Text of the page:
The Deer in Wollaton Park

Deer

Wollaton Park is home to two herds of deer:  Red Deer and Fallow Deer.

Fallow deer are medium-sized deer with distinctive spotted coats, which can range from light brown to dark chocolate. Fallow deer typically live in herds mainly in conservation areas where they are not disturbed.  Red deer are larger than fallow deer and have reddish-brown fur.  Both fallow deer and red deer are herbivores, feeding on a variety of plant matter including grasses, leaves, and shrubs.

The park is their home.  Please do not approach or feed the deer, as this can affect their well-being as well as your safety.   A safe viewing distance of 50m is recommended.

Want to know more about our deer?  Perhaps speak to one of the volunteer rangers, often seen wearing green bibs, viewing the deer from a safe distance.

Alternatively, visit the British Deer Society website.

Sign: Keep 50m from deer

Deer can struggle with new foods as it can actually take their stomachs some time to adapt.  Regular feeding can also cause deer to become unnaturally dependent on humans for food. This can lead to deer becoming a nuisance in some cases with reports of them developing aggressive behaviour.

The Britsh Deer Society recommends that all deer, no matter how tame they may appear, should not be approached closely, nor should they be fed by hand or encouraged to eat any material that is not part of their natural diet.

Quote from the British Deer Society

Deer Lifecycle

  • Antler growth and shedding: In the spring, male deer shed their antlers from the previous year. These antlers are made of bone and are covered in velvet, which is a soft, sensitive tissue. The velvet helps to nourish the antlers as they grow. In the summer, the antlers harden and the velvet falls off.
  • The Rut: The rut season for deer typically occurs in autumn. During this time, stags will spar with each other to establish dominance. The dominant stags will then mate with as many females as possible.
  • Gestation: Female deer are pregnant for about 8 months. They give birth from mid-May to mid-July.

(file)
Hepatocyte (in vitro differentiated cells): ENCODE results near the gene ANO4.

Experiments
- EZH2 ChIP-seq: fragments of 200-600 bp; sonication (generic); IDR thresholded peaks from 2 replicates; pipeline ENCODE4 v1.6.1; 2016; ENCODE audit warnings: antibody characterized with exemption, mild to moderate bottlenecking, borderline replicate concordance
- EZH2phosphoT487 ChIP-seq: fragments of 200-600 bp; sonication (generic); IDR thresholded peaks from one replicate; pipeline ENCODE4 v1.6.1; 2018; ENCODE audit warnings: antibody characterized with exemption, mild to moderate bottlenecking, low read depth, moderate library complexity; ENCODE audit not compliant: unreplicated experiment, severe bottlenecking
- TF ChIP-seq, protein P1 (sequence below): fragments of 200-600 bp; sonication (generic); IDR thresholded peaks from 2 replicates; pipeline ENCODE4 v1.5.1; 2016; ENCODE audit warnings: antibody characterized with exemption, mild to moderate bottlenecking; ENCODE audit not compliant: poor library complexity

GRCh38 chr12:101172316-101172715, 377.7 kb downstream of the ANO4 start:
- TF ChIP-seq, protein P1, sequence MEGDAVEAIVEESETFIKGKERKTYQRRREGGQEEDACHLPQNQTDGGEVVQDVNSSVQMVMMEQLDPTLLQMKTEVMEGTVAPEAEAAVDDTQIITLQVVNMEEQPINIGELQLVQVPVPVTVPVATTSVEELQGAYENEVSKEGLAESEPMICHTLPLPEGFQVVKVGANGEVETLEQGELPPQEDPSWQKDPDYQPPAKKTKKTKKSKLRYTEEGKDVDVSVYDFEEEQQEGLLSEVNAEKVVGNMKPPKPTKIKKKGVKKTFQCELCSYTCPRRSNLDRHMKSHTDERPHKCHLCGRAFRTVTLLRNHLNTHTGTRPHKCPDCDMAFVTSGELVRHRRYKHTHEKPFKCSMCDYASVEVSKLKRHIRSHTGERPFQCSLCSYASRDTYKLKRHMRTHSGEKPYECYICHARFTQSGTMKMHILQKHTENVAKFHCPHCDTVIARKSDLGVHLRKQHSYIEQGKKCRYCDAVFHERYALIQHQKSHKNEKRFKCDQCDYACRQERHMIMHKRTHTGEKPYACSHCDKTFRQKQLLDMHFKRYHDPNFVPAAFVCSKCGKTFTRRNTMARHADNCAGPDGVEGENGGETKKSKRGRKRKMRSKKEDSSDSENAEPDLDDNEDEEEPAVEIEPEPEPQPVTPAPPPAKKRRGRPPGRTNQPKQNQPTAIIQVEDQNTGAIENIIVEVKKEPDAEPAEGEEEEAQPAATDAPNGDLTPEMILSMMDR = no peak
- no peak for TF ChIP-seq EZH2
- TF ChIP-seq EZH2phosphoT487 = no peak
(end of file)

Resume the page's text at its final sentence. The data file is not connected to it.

• Fawn rearing: Calves are born with their eyes open and can walk within hours of being born. The mother deer will hide her calves in the long grass while she goes foraging for food. She will return to nurse her calves several times a day.
  • Maturity: Stags reach sexual maturity at about years old. However, they typically do not mate until they are 5 years old. Hinds usually give birth to their first calf between 2-4 years old.
  • Adult deer: In the park, adult deer live for about 10-12 years. exceptionally up to 20 years.

Latest News About the Deer in Wollaton Park

  • Deer Incident - There are reports in the National Press of a Deer attacking a member of the public.
  • Leave Wollaton Park Deer Alone - A concerned Nottinghamshire Live reader has voiced fears about people getting too close to deer at Wollaton Park.
  • Deer Wellbeing - Nottingham Post reported there are plans to fine people who get too close to the deer.  However a follow-up report…
  • Walker injured by Stag - A stag has been put down after a walker was taken to hospital following an incident in a park in…
  • Litter – A Deer Issue - Litter warning after Wollaton Park deer filmed chewing wet wipe.
  • Deer Selfies - Warnings over taking Selfies with the Deer in the park

Frequently Asked Questions About the Deer

The deer are herbivores and graze naturally throughout the woodlands and grasslands in the park.In winter, their food is supplemented with mangles.

In March or April each year, the male deer shed their antlers.

While it may be tempting to get close to the deer, it is important to remember that they are wild animals and can be unpredictable and potentially dangerous.

It is recommended to observe them from a distance of 50m and not to feed them.

Sign: Deer Safety

  • Female Red Deer are known as Hinds, the males as Stags and the young as calves.
  • Female Fallow Deer are known as Does, the males as Bucks and the young as fawns.

Sorry to disappoint our younger visitors at Christmas time, but there are no Reindeer.

The deers are a great sight and make excellent photos.

It is important that you take your photos from a distance of over 50m, to protect both the deer and yourself from accidental harm.

Sign: Deer Safety

The breeding season or rut is typically from late September until November.

Deer Safety Poster

The deer roam the park and could be anywhere!

Deer safety Poster

Photographs on this web page were taken in Wollaton Park and are reproduced with the original artist’s permission.  Copyright © for each picture remains with the original artist, who is duly acknowledged for their contribution.

On this page:  Paul Cheetham, Adam McKillop.